Teaching Comparative Government and Politics

Tuesday, February 14, 2012

Political participation

Some political participation in Russia is profitable.

Polishing Putin: hacked emails suggest dirty tricks by Russian youth group: Nashi runs web of online trolls and bloggers paid to praise Vladimir Putin and denigrate enemies, group claims
A pro-Kremlin group runs a network of internet trolls, seeks to buy flattering coverage of Vladimir Putin and hatches plans to discredit opposition activists and media, according to private emails allegedly hacked by a group calling itself the Russian arm of Anonymous.

The group has uploaded hundreds of emails it says are to, from and between Vasily Yakemenko, the first leader of the youth group Nashi… its spokeswoman, Kristina Potupchik, and other activists. The emails detail payments to journalists and bloggers…

Apparently sent between November 2010 and December 2011, the emails appear to confirm critics' longstanding suspicions that the group uses sinister methods, funded by the Kremlin, to attack perceived enemies and pay for favourable reports while claiming that Putin's popularity is unassailable…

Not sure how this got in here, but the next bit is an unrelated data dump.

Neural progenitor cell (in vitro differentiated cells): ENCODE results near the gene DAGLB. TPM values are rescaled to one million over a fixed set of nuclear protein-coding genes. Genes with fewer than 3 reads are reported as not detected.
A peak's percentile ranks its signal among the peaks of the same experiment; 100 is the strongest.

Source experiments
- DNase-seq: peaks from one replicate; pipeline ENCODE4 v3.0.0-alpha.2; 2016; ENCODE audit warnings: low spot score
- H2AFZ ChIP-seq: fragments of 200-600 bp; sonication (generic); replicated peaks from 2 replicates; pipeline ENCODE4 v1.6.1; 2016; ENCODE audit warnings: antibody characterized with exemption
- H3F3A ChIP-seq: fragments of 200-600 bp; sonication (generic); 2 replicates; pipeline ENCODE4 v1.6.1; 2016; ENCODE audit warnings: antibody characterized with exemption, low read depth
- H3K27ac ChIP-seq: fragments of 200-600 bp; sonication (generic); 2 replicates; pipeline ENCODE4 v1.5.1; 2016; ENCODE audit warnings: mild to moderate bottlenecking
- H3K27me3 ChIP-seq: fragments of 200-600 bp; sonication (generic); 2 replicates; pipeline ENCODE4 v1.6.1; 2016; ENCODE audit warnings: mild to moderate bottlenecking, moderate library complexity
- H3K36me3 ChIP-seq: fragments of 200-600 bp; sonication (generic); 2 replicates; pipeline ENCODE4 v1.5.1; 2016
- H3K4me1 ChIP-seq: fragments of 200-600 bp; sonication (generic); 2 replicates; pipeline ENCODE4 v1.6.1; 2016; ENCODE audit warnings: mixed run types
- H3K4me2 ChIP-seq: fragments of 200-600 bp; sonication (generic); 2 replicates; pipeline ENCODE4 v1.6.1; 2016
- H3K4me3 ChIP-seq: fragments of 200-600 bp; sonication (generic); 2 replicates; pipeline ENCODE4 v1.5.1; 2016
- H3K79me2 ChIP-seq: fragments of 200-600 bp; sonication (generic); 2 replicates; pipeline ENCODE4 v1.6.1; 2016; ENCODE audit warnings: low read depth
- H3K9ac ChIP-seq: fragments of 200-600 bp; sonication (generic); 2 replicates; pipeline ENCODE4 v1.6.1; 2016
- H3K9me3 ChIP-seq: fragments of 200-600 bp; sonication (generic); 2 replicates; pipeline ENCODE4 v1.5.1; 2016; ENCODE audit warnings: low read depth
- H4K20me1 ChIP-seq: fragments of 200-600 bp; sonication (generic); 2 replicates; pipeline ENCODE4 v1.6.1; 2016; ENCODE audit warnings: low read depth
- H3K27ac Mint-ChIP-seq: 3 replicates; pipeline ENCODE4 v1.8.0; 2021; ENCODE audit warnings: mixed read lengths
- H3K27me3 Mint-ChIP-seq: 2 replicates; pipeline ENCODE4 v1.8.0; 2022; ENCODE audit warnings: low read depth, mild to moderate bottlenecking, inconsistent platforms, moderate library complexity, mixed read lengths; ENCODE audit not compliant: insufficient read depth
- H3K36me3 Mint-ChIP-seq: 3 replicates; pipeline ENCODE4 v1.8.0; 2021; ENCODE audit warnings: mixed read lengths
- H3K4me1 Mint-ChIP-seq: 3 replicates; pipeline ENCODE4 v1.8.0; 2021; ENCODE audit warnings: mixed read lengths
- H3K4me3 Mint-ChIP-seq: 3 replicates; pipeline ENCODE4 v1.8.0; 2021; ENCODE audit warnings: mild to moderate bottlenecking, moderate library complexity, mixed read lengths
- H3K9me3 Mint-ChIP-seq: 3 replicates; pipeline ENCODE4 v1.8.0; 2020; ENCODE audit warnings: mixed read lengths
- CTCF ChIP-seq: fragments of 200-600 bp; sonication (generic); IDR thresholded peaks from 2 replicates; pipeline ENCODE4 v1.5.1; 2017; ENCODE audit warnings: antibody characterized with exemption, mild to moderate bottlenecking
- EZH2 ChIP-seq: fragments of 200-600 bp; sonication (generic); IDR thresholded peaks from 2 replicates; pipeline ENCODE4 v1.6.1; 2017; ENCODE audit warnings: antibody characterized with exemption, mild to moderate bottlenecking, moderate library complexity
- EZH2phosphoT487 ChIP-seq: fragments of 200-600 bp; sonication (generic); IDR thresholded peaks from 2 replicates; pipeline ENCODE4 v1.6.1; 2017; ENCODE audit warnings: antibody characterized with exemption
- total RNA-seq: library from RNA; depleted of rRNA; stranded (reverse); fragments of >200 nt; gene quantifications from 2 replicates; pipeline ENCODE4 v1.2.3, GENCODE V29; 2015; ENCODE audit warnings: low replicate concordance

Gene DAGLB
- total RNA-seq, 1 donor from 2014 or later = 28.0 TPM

Several emails sent from activists to Potupchik include price lists for pro-Putin bloggers and commenters, indicating that some are paid as much as 600,000 roubles (£12,694) for leaving hundreds of comments on negative press articles on the internet. One email, sent to Potupchik on 23 June 2011, suggests that the group planned to spend more than R10m to buy a series of articles about its annual Seliger summer camp in two popular Russian tabloids…

The leak comes as Putin faces the greatest challenge to his rule since first coming to power 12 years ago, with mass street demonstrations building momentum before a presidential vote on 4 March that is expected to return him to the presidency after a four-year interlude as prime minister.

Nashi was created precisely to stand up to any such challenge to Putin's rule. It was formed in 2005 after pro-democracy revolutions in neighbouring Ukraine and Georgia. Thousands of Nashi activists, mostly bussed into the Russian capital from neighbouring provinces, took to the streets in December as Russia's protest movement took hold after a contested parliamentary vote…

The correspondence goes some way towards explaining the apparent paranoia, showing how Nashi… spends huge sums of money to create the illusion of Putin's unfailing popularity…

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